“The castle is on the very edge of a terrible precipice,” wrote Bram Stoker—as solicitor Jonathan Harker—in his legendary 1897 novel, Dracula. “A stone falling from the window would fall a thousand feet without touching anything! As far as the eye can reach is a sea of green treetops, with occasionally a deep rift where there is a chasm. Here and there are silver threads where the rivers wind in deep gorges through the forests.”
Though researchers have concluded that Bran Castle is one of several cavernous abodes to inspire the homestead of Stoker’s titular bloodsucker (Poenari and Hunyad Castles are two others), the Transylvania tourist attraction is known to many simply as “Dracula’s Castle.” And that accurate passage from the novel explains why.
Built in 1212 on more than 20 acres near Brasov, Romania, historians have concluded that Vlad the Impaler—upon whom Dracula is based—never actually resided in Bran Castle. But he did spend a little time there; some claim it was just for a few days as a guest, while others insist that he spent two months in the castle’s dungeon. Whatever the case, it was enough for Stoker to incorporate the dwelling into his writing. Amazingly, the author himself—an Irishman—never stepped foot inside the country where he set his famous novel; his research was conducted in the Reading Room of The British Museum.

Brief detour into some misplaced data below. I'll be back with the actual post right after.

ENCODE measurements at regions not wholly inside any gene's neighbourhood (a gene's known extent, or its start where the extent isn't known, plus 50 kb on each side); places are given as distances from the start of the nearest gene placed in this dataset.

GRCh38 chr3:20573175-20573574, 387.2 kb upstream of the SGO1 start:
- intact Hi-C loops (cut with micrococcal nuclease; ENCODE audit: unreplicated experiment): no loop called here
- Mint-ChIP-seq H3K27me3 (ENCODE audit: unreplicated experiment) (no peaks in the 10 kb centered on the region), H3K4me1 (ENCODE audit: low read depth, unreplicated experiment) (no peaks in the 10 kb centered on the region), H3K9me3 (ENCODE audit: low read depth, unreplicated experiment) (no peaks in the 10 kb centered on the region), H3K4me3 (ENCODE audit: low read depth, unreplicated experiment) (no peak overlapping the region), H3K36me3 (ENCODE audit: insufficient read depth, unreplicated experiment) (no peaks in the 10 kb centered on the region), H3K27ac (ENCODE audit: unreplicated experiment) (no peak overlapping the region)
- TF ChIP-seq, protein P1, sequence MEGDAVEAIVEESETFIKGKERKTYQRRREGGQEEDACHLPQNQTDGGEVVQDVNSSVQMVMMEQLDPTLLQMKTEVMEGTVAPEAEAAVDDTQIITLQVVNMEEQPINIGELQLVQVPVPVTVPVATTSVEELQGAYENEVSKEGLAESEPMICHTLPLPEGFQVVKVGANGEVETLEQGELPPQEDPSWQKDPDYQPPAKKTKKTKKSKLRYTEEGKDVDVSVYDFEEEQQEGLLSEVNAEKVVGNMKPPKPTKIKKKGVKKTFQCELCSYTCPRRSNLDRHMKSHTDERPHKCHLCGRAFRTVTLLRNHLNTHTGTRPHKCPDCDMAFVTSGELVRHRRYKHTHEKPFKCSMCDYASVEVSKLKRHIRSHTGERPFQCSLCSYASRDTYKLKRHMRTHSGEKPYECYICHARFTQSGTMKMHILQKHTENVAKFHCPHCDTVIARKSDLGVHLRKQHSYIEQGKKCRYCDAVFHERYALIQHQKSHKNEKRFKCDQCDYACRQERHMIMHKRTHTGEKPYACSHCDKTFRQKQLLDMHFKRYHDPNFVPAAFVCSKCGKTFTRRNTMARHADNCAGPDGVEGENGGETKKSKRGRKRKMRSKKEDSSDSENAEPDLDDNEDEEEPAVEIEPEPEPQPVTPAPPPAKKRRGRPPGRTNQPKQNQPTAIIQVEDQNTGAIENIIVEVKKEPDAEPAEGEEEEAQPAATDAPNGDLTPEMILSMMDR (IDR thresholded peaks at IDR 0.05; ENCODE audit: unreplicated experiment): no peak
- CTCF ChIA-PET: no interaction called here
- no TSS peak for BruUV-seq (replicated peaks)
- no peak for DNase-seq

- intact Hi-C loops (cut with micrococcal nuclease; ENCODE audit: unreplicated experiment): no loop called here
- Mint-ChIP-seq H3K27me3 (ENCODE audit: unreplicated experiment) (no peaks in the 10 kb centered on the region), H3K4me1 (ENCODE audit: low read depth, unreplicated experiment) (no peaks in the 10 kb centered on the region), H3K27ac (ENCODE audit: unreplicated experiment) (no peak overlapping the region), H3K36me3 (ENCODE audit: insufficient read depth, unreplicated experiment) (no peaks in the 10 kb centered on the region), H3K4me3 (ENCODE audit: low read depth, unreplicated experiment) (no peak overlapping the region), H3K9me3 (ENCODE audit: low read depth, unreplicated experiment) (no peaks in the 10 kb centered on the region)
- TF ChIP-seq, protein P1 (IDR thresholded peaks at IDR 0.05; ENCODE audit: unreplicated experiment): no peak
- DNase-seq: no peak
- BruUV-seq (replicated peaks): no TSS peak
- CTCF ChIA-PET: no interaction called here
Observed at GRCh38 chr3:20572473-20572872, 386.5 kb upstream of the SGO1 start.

In 1920, the castle became one of Romania’s royal residences, and one of Queen Marie’s favorite homes. Much of the furniture and the artwork that hangs from the castle’s walls today belonged to the Queen, who ruled from 1914 to 1927.
In order to make the castle feel more like home, Queen Marie decorated it with one-of-a-kind photos and paintings of Romanian royalty and a collection of armor and weaponry from the 14th through 19th centuries.
Customized tiled stoves were used to heat the castle’s individual rooms.
Among the Queen’s most personal of items to remain in the castle today is her heart. It resides in a cloister in the castle, per a directive in her will. Originally it was at Balchick Palace, but was transferred to Bran Castle in 1940.
Like any mythic dwelling, Bran Castle is not without its secrets. A hidden staircase, which was previously concealed by a fireplace, connects the castle’s first and third floors. Winding staircases and underground passages also help to make getting around this 60-room abode faster.
Each year, nearly 400,000 visitors from all over the world drop by Dracula’s pad for a visit.
Halloween is a particularly popular time for visitors. On November 2, the castle will host its annual lineup of holiday-themed festivities, including a horror fantasy festival, a screening of Nosferatu and an after-party.
All images courtesy of Bran Castle.